Dwelling Places

Most of us bestow much thought upon our dwelling places, our homes, as we call them. We adorn them with things of beauty and comfort; we spend time and money in molding them according to our individual tastes and desires. Many people, however, do not realize that a dwelling place is primarily mental: it represents the thoughts we entertain. That is why we may have the experience of entering some homes where, outwardly, there is abundance of warmth, luxury, and art, yet of being conscious of emptiness, coldness, and dissatisfaction. The mental atmosphere speaks more loudly than the physical environment.

The word "environment" is an interesting one. It means that with which we are surrounded. A dictionary defines "environ" as "to encompass, to completely enclose," and as being synonymous with the word "embrace." It is well to gain the right meaning of environment, and to consider where our thoughts habitually dwell. Are we dwelling constantly, for example, with what Mrs. Eddy calls "the first and fundamental rule" of Christian Science, which is "that God is good; hence, good is omnipotent and omnipresent" (Miscellaneous Writings, p. 172); in the understanding of "the final fact" (ibid., p. 63), which is "that God is omnipotent and omnipresent; yea, 'that the Lord He is God; there is none else beside Him'"?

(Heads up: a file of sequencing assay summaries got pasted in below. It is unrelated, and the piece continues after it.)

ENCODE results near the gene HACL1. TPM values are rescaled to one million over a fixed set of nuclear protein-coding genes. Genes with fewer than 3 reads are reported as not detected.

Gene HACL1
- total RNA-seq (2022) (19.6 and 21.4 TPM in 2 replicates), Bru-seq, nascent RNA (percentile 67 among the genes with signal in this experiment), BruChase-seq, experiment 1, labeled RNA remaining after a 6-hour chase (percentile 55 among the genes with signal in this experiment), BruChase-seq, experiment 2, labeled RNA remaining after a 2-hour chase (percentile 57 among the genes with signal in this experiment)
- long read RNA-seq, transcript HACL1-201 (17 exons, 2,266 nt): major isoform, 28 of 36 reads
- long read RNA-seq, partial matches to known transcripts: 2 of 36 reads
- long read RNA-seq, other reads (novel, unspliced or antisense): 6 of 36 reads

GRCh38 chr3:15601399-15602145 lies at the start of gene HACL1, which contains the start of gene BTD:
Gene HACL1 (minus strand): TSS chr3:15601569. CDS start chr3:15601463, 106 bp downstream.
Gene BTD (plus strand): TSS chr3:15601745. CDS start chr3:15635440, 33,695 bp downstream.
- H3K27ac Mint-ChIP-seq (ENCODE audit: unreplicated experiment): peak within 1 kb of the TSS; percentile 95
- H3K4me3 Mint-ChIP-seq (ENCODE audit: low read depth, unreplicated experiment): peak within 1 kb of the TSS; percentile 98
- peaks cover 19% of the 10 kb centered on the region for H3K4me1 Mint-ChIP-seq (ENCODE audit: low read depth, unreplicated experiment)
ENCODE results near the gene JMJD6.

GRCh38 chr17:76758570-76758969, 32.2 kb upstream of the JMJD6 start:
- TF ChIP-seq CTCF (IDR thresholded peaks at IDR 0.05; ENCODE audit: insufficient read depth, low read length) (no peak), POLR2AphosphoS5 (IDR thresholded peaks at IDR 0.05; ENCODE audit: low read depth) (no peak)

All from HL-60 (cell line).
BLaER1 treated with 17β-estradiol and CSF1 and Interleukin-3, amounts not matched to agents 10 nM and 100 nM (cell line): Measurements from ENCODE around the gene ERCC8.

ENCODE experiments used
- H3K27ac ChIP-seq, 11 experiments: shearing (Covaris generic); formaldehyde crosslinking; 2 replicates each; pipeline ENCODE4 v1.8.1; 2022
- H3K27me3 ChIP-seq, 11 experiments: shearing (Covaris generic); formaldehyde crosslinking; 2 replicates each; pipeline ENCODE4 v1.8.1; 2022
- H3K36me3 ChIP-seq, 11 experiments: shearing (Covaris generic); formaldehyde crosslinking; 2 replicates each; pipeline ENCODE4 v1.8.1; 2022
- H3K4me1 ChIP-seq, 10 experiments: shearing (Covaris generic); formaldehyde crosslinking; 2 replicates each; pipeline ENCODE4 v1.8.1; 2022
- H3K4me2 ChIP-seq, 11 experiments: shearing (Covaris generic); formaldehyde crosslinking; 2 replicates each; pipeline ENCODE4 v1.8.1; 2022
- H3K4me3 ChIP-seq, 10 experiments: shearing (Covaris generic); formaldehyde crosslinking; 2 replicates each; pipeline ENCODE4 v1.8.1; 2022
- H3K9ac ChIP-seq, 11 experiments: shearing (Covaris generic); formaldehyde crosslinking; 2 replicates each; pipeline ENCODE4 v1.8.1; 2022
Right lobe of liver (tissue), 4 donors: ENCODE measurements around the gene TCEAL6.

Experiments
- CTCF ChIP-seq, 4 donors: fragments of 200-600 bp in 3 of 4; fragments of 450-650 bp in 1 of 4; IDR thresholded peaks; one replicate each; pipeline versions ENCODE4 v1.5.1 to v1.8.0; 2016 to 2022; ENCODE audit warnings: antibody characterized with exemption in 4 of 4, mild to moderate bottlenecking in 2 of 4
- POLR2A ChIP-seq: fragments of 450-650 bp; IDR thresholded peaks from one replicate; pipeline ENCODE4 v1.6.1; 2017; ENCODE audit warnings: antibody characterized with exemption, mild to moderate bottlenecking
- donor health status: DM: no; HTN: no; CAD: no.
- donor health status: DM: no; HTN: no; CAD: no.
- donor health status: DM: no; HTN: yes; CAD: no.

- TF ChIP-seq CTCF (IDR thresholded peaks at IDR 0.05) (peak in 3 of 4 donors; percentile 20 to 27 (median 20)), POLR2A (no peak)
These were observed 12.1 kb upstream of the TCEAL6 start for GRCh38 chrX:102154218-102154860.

The striking similarity of these two important statements is interesting and worthy of some attention. If we are dwelling with such facts as these, we are gaining some sense of the great truth that man's environment is Spirit, which Mrs. Eddy defines in part in the Glossary in "Science and Health with Key to the Scriptures" (p. 594) as "all that is good." Such thinking will bring to us a right human environment. Why? Because all that is ever needed for improvement or demonstration in any direction is a change of human consciousness. When, through prayerful meditation and faithful affirmation, we ponder the simple fact, running contrary to sense testimony, that good only is real, that good is the only power and the only presence, then our thoughts become imbued with this true view of existence, and the mesmeric appearance of evil, with its suppositional activities, begins to fade out. In this measure we are approaching true consciousness, the consciousness of the infinitude of good, which naturally manifests itself in our experience.

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Church Building and Healing
March 23, 1935

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